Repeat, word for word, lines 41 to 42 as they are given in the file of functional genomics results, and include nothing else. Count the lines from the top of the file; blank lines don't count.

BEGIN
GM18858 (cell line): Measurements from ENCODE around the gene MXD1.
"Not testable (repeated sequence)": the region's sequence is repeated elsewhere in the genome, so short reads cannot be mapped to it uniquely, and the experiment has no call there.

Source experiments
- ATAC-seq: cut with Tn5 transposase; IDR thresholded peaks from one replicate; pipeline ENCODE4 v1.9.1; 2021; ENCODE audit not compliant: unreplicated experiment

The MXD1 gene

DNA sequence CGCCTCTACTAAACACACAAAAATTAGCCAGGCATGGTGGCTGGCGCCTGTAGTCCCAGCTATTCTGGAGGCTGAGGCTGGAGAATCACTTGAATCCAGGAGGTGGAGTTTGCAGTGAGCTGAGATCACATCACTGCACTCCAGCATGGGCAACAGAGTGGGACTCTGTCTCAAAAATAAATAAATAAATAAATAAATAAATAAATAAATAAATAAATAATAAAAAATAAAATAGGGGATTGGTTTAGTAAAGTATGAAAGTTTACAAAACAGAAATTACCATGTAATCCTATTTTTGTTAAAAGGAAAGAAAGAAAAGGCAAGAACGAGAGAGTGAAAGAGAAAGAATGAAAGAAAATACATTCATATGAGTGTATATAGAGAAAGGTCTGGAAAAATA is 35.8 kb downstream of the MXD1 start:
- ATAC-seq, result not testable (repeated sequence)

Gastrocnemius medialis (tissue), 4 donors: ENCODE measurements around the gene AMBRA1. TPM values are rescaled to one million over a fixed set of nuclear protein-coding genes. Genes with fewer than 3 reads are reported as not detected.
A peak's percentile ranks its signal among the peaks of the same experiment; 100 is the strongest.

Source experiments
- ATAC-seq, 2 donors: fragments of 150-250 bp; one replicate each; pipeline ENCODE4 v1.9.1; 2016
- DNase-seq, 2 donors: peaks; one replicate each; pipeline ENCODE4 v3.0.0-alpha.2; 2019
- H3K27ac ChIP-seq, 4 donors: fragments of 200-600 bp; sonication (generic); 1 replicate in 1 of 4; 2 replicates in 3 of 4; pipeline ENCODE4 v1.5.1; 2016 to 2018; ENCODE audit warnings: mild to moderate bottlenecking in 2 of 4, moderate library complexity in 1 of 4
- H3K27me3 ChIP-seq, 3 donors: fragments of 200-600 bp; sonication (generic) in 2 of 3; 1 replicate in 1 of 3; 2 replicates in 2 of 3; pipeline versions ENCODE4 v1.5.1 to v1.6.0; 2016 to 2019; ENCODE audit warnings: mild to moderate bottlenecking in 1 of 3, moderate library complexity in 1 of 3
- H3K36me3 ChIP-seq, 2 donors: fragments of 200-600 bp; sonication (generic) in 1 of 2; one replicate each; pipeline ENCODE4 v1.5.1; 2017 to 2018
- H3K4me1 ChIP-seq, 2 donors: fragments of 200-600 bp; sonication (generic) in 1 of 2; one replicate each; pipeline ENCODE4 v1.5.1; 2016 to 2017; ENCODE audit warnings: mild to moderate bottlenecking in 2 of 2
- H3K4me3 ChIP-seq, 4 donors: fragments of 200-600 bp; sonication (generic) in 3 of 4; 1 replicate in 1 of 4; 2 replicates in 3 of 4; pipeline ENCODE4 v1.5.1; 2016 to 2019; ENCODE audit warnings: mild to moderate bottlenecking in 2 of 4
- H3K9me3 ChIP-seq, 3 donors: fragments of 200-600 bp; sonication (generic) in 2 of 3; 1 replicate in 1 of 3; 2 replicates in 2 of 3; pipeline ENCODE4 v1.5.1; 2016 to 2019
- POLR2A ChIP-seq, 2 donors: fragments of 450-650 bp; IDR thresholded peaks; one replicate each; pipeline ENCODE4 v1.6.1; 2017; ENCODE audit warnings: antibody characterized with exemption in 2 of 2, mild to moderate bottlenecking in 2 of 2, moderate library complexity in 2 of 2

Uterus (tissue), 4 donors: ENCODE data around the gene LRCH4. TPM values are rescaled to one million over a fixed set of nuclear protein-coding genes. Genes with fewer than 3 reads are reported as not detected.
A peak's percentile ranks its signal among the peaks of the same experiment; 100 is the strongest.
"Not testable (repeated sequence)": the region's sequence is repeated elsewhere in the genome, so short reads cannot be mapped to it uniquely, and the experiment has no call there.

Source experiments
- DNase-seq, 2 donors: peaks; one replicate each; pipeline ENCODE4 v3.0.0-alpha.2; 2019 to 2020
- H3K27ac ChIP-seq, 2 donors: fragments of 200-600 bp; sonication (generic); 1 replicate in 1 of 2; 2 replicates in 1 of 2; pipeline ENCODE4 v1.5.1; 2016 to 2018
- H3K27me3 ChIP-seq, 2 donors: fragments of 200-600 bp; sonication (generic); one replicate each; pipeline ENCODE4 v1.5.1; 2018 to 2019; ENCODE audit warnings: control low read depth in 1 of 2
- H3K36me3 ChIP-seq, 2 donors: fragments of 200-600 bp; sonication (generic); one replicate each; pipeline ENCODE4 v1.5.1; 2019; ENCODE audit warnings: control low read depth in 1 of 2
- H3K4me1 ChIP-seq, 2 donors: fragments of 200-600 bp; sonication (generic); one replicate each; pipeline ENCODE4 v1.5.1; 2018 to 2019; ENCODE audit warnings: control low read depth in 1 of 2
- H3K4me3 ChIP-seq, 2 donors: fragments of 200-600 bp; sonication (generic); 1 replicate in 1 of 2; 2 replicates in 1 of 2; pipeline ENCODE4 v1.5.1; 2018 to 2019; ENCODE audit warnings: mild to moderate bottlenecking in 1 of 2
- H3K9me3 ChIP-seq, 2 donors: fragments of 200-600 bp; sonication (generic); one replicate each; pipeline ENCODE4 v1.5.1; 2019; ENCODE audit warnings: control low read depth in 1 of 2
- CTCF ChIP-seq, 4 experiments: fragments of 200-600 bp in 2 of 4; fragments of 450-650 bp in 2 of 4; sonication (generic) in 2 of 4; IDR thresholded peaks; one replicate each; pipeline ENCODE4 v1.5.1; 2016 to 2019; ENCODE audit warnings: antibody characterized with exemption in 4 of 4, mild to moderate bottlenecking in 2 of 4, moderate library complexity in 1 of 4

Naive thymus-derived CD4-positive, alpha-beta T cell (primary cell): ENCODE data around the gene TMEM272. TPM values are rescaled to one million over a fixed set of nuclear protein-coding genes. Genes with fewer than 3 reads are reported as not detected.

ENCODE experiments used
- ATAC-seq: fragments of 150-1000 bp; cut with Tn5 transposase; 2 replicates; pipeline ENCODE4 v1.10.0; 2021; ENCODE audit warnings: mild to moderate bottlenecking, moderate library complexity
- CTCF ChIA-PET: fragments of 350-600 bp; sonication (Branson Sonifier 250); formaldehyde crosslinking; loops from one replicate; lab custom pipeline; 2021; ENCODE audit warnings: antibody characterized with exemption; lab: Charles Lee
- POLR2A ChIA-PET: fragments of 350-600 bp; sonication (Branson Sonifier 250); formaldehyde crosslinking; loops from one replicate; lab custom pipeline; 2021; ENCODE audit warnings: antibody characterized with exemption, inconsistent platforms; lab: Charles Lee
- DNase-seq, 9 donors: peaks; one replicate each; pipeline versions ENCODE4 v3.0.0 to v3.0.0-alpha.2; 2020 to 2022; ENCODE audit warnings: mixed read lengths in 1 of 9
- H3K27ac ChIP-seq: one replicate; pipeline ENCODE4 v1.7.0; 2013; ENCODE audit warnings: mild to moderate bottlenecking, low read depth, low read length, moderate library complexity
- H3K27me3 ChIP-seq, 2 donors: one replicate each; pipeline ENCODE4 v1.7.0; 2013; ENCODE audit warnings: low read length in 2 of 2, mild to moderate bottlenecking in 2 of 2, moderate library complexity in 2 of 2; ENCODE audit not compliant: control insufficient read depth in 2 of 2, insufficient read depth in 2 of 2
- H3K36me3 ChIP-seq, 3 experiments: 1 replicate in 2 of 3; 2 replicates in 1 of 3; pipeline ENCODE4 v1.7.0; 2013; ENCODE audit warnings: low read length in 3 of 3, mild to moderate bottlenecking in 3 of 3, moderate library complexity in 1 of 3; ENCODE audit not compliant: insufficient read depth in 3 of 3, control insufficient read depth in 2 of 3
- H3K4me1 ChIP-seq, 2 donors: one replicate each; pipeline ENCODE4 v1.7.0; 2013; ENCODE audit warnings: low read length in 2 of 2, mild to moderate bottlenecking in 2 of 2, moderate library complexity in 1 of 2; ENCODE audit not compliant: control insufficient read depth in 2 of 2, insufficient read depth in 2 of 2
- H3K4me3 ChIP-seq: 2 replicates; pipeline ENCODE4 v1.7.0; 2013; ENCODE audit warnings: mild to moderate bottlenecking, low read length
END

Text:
- H3K4me1 ChIP-seq, 2 donors: one replicate each; pipeline ENCODE4 v1.7.0; 2013; ENCODE audit warnings: low read length in 2 of 2, mild to moderate bottlenecking in 2 of 2, moderate library complexity in 1 of 2; ENCODE audit not compliant: control insufficient read depth in 2 of 2, insufficient read depth in 2 of 2
- H3K4me3 ChIP-seq: 2 replicates; pipeline ENCODE4 v1.7.0; 2013; ENCODE audit warnings: mild to moderate bottlenecking, low read length